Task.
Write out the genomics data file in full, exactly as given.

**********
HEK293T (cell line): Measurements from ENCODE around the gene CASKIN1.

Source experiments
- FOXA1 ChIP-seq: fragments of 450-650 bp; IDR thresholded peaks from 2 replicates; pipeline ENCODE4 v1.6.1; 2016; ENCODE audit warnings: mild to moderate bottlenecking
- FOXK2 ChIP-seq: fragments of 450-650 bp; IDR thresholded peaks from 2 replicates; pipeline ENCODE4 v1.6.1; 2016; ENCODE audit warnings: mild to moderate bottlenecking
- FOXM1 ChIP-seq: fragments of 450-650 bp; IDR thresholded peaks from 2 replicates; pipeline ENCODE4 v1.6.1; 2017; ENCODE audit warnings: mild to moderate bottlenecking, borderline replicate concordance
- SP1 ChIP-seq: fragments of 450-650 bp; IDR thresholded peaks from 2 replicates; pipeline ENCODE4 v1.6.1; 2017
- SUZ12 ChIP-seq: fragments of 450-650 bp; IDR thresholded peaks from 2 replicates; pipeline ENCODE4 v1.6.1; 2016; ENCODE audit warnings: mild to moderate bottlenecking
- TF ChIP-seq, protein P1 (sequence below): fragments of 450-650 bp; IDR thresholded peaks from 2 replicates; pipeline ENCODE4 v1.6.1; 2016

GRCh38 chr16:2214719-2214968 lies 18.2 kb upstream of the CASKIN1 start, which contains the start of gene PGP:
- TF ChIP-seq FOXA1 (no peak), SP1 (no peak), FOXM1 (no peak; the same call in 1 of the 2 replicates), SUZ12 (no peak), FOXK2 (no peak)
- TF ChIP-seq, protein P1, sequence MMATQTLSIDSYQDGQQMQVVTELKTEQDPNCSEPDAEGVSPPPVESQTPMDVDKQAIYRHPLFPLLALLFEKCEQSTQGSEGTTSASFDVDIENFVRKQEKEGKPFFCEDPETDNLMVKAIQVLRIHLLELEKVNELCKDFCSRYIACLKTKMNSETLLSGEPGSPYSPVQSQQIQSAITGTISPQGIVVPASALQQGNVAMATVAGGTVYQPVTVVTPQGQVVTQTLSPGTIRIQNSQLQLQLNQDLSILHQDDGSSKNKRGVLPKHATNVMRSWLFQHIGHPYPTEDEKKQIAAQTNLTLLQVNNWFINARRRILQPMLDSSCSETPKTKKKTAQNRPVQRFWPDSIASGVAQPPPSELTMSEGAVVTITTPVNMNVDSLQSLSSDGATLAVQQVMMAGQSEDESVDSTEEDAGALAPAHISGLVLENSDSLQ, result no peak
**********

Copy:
HEK293T (cell line): Measurements from ENCODE around the gene CASKIN1.

Source experiments
- FOXA1 ChIP-seq: fragments of 450-650 bp; IDR thresholded peaks from 2 replicates; pipeline ENCODE4 v1.6.1; 2016; ENCODE audit warnings: mild to moderate bottlenecking
- FOXK2 ChIP-seq: fragments of 450-650 bp; IDR thresholded peaks from 2 replicates; pipeline ENCODE4 v1.6.1; 2016; ENCODE audit warnings: mild to moderate bottlenecking
- FOXM1 ChIP-seq: fragments of 450-650 bp; IDR thresholded peaks from 2 replicates; pipeline ENCODE4 v1.6.1; 2017; ENCODE audit warnings: mild to moderate bottlenecking, borderline replicate concordance
- SP1 ChIP-seq: fragments of 450-650 bp; IDR thresholded peaks from 2 replicates; pipeline ENCODE4 v1.6.1; 2017
- SUZ12 ChIP-seq: fragments of 450-650 bp; IDR thresholded peaks from 2 replicates; pipeline ENCODE4 v1.6.1; 2016; ENCODE audit warnings: mild to moderate bottlenecking
- TF ChIP-seq, protein P1 (sequence below): fragments of 450-650 bp; IDR thresholded peaks from 2 replicates; pipeline ENCODE4 v1.6.1; 2016

GRCh38 chr16:2214719-2214968 lies 18.2 kb upstream of the CASKIN1 start, which contains the start of gene PGP:
- TF ChIP-seq FOXA1 (no peak), SP1 (no peak), FOXM1 (no peak; the same call in 1 of the 2 replicates), SUZ12 (no peak), FOXK2 (no peak)
- TF ChIP-seq, protein P1, sequence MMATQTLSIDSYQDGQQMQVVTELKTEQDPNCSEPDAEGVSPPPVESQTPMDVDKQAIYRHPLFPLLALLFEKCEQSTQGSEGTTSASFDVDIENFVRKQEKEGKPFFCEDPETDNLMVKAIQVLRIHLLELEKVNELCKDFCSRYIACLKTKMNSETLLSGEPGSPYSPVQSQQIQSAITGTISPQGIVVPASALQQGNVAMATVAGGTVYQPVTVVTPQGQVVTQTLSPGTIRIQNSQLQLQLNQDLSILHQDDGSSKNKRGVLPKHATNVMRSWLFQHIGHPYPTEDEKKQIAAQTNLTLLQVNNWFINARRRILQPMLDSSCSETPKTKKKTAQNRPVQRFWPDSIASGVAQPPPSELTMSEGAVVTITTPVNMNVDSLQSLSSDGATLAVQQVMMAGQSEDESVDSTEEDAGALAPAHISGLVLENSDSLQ, result no peak